Time to define the role of citizen developers in low-code and no-code settings

'IT collaboration is still paramount in delivering the complex system-of-systems architectures that enterprise requires.'
Written by Joe McKendrick, Contributing Writer on

Are we at the point in which business users can actually build and deploy relatively sophisticated applications without the help of IT? Many industry observers are skeptical, and with good reason. But what kind of role should citizen developers play?

Photo: Michael Krigsman

Nearly half (47%) of companies currently use low-code or no-code in their organizations, a TechRepublic Premium survey of 414 managers finds. . Significantly, only 16% expect no-code and low-code platforms to eliminate professional developers' jobs. And there's good reason why so few expect an impact -- namely, no-code and low-code citizen developers won't be taking on relatively sophisticated application projects anytime soon. (More survey details provided by Melanie Wachsman here.) 

"Traditional IT expertise will continue to be important for applications or services -- APIs -- that will have a long life, are relatively complex, or require more than a handful of developers," says Mike Mason, global head of technology at ThoughtWorks

Most business solutions "are not homogeneous and as such require integrations and interfaces to multiple systems and solutions to provide real business value," agrees Bob Ritchie, VP of software at SAIC. "It is certainly true that low-code and no-code platforms help break down silos between business and IT by, for example, enabling drag-and-drop business process modeling for business owners that translates directly into an executable runtime. However, IT collaboration is still paramount in delivering the complex system-of-systems architectures that enterprise requires."  

So where do citizen developers come in the picture? "AI models, data, agents, and other technical aspects of building AI solutions are still the domain of developers and IT,"  says Mark Rolston, chief creative officer and founder of ArgoDesign. "But these are being used to compose business solutions using new UI concepts such as campaigns that have goals and missions associated with them. These are less technical user interfaces that can be authored by the business. Also the business is getting more involved through reporting, monitoring, and fine tuning running AIs to ensure they are working as intended."

No-code and low-code solutions are instrumental in designing lightweight applications, of which there are three categories being built outside of the IT domain, Mason states. The "sweet spot" for low-code includes "applications that are mostly just a UI on top of newly developed digital platforms or enterprise APIs, or where the business problem to be solved is simple and straightforward," Mason says. Also, low-code works best in situations "where the low-code development team can be small, and doesn't need to coordinate too heavily with other teams."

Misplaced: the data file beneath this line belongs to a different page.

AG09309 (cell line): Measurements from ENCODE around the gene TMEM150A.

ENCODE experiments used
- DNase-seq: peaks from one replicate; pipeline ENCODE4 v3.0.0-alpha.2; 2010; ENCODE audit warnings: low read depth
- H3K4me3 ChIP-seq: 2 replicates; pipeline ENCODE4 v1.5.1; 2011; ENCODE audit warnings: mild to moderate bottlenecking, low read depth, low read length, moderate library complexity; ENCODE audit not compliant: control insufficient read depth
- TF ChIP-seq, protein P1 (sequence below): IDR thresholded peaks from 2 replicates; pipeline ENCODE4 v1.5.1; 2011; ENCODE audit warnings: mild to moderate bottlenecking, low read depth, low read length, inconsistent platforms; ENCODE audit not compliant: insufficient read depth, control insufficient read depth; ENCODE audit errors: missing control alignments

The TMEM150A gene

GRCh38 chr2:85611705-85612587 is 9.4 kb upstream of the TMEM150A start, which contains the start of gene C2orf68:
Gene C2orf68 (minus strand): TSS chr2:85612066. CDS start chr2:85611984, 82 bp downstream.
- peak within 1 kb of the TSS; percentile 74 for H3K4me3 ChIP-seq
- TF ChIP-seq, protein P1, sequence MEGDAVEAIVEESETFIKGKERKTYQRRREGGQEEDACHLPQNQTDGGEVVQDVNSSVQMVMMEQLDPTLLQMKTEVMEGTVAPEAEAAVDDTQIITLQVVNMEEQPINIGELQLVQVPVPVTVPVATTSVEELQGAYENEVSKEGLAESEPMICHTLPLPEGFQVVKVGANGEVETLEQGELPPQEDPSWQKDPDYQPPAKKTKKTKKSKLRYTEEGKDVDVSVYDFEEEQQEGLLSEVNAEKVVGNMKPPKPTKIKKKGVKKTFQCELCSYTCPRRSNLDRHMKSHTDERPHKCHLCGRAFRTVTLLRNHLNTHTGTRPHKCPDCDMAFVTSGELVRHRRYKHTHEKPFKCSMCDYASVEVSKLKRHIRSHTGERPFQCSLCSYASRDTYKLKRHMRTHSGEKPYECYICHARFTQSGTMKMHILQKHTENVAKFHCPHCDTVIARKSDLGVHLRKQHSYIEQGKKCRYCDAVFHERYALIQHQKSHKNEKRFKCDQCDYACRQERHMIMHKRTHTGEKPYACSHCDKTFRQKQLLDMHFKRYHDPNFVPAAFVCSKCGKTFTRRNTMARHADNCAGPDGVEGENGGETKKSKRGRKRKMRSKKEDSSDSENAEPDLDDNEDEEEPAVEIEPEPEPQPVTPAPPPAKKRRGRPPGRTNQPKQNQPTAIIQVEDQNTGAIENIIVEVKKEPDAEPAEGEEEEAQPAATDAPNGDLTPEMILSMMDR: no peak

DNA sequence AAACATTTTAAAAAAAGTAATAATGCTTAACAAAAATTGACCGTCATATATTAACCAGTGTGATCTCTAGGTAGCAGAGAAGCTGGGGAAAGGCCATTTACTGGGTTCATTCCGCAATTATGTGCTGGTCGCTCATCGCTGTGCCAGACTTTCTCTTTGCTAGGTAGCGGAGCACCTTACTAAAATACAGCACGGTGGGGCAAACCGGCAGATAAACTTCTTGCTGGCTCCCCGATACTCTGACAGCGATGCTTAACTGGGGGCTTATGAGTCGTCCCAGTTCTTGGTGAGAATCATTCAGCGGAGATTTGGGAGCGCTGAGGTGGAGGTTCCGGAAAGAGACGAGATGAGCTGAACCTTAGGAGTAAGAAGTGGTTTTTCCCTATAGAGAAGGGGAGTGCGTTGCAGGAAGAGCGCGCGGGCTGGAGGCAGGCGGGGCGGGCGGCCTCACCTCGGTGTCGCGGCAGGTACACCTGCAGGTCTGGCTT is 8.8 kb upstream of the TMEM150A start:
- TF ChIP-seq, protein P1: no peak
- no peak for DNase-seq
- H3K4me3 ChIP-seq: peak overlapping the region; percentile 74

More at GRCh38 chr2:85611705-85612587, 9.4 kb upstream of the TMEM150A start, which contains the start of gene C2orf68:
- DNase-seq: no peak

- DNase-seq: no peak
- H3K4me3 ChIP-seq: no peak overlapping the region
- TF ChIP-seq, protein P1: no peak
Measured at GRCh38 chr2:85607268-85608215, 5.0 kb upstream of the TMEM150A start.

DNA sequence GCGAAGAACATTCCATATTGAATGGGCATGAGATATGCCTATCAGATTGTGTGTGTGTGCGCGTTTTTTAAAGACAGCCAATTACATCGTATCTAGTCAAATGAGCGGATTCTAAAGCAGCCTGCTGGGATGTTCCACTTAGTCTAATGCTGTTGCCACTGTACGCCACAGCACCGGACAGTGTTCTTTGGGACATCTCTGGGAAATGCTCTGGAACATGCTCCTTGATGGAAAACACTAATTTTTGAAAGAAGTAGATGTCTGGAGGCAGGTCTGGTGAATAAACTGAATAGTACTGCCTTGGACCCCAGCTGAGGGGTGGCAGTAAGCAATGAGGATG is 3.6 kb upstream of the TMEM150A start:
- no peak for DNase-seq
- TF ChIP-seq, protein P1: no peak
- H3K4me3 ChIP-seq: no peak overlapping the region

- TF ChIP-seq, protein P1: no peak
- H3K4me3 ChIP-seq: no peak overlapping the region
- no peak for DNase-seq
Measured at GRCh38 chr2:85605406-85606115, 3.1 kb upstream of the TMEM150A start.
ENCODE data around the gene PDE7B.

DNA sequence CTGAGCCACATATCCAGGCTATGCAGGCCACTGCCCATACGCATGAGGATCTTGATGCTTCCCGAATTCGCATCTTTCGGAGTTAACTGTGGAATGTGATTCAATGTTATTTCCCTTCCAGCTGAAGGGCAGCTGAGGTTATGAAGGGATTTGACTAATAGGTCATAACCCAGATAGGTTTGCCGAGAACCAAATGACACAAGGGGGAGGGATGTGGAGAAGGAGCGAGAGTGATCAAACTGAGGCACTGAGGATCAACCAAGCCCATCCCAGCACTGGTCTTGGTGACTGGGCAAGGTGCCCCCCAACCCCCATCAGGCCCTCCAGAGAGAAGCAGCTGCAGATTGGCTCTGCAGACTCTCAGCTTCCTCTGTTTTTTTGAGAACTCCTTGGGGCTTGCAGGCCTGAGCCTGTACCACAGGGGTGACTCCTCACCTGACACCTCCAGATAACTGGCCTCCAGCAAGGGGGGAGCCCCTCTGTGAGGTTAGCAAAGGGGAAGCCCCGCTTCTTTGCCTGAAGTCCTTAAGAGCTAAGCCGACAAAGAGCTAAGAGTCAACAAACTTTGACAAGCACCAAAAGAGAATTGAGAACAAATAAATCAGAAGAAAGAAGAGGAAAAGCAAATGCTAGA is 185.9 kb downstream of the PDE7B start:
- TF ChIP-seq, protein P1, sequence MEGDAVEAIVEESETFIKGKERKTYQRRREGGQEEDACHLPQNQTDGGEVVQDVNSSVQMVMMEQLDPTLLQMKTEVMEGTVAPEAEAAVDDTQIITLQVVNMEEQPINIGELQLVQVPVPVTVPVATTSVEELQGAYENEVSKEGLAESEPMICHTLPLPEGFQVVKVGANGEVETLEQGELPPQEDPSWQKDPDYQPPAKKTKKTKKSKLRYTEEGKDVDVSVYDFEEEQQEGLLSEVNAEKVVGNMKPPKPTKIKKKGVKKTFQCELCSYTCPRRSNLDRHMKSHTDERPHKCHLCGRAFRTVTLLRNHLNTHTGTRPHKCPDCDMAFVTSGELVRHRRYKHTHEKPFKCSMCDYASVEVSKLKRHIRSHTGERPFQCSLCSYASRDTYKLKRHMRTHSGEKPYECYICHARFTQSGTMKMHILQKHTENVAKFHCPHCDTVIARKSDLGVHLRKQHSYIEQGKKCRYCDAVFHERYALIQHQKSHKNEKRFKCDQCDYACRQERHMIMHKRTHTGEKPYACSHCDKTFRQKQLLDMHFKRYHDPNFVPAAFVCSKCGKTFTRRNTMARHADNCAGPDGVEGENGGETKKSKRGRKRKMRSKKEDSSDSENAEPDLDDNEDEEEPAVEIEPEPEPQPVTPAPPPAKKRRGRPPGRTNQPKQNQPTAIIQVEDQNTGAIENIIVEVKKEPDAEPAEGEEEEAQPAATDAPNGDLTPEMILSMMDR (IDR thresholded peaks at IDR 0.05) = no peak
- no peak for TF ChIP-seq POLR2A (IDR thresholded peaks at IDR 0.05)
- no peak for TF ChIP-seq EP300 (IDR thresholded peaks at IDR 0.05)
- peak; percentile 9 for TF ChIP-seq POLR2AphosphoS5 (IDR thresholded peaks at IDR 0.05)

Recent advances in low-code/no-code software "means that the business can start to participate in the design and development of solutions, rather than just ordering them from IT and waiting for the solution," Rolston says. "This involvement drives much higher quality solutions and better alignment with business goals since they are actively involved in the solutions."   

At the same time, "I would challenge the idea that any applications are being built outside of the IT domain," says Ritchie. "However, application classes that have benefited the most from low-code and no-code, in my opinion, are case and business process management systems, enterprise resource planning systems, HR, IT service management, and customer relationship management. Picking the right tools for the right job, inclusive of low-code and no-code platforms, has always been one of the foremost responsibilities of IT experts and therefore IT expertise will always be required."

It also needs to be said that professional developers are also embracing low-code and no-code solutions in a big way. "Developers are always on the lookout for ways to improve efficiency and more directly express what software should do," says Mason. "For example developers might use a business rules engine or a domain-specific language to codify often-changed behavior in a system, or even to allow non-developers to change system behavior within certain ranges. Low-code can offer another option for this kind of extensibility and configurability." The developers and engineers "that view low-code and no-code as additional tools in their tool belts are certainly benefiting by having a wider aperture of the art of the possible when it comes to composing and choreographing robust IT solutions," Ritchie says.   

Successful use of low-code "requires a partnership between IT and business, agreement on the kinds of applications that are suitable for low-code, and a constructive relationship where IT can support the use of low code rather than it be yet another silo," Mason says.

"Moving to low code does not excuse the need for good architecture and best practices. Organizations and developers still need to be mindful of the impacts of how they put their solutions together," agrees Jared Ficklin, lead creative technologist for ArgoDesign. 

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